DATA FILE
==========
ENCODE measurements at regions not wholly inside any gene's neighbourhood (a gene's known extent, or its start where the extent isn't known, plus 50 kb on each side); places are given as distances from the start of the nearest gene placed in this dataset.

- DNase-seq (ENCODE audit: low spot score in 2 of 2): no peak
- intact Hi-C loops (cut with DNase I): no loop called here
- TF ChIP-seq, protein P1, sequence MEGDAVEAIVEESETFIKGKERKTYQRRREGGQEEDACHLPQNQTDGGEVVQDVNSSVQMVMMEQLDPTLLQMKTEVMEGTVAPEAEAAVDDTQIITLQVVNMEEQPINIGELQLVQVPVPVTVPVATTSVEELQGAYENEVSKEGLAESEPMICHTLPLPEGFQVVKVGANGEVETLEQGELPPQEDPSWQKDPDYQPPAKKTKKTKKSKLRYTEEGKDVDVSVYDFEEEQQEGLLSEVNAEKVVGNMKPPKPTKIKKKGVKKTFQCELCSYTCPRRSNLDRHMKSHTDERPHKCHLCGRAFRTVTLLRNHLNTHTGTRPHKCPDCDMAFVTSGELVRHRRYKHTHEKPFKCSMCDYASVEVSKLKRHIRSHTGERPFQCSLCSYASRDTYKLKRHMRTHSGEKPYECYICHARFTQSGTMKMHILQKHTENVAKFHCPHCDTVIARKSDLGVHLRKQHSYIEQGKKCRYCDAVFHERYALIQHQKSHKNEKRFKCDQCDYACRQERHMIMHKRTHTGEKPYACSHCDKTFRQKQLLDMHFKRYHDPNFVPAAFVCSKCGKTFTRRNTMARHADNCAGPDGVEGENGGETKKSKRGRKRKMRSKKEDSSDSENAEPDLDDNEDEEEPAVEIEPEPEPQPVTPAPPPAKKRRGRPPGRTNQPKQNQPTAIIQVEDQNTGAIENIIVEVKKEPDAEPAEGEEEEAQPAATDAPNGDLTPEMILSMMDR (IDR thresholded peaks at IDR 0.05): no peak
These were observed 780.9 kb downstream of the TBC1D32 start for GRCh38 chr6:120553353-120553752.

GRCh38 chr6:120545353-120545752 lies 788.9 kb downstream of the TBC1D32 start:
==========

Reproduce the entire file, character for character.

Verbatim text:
ENCODE measurements at regions not wholly inside any gene's neighbourhood (a gene's known extent, or its start where the extent isn't known, plus 50 kb on each side); places are given as distances from the start of the nearest gene placed in this dataset.

- DNase-seq (ENCODE audit: low spot score in 2 of 2): no peak
- intact Hi-C loops (cut with DNase I): no loop called here
- TF ChIP-seq, protein P1, sequence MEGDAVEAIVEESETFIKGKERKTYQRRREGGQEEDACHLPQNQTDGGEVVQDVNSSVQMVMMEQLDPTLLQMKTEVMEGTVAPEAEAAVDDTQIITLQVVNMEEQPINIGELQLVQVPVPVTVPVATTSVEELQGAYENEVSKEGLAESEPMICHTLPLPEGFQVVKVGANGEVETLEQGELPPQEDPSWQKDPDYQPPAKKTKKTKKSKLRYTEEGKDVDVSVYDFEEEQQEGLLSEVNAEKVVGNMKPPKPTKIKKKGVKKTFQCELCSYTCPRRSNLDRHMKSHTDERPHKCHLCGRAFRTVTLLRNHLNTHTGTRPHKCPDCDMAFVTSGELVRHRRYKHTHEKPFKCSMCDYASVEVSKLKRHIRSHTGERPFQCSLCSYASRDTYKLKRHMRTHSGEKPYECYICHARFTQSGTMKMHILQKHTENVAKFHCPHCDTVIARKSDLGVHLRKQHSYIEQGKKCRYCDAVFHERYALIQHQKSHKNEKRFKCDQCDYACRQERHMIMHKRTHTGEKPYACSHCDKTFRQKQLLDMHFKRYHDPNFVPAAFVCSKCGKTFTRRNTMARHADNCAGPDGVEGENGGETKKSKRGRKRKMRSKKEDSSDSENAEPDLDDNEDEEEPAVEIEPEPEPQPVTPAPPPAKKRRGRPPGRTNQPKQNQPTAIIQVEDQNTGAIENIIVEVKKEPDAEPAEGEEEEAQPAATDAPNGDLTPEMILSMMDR (IDR thresholded peaks at IDR 0.05): no peak
These were observed 780.9 kb downstream of the TBC1D32 start for GRCh38 chr6:120553353-120553752.

GRCh38 chr6:120545353-120545752 lies 788.9 kb downstream of the TBC1D32 start: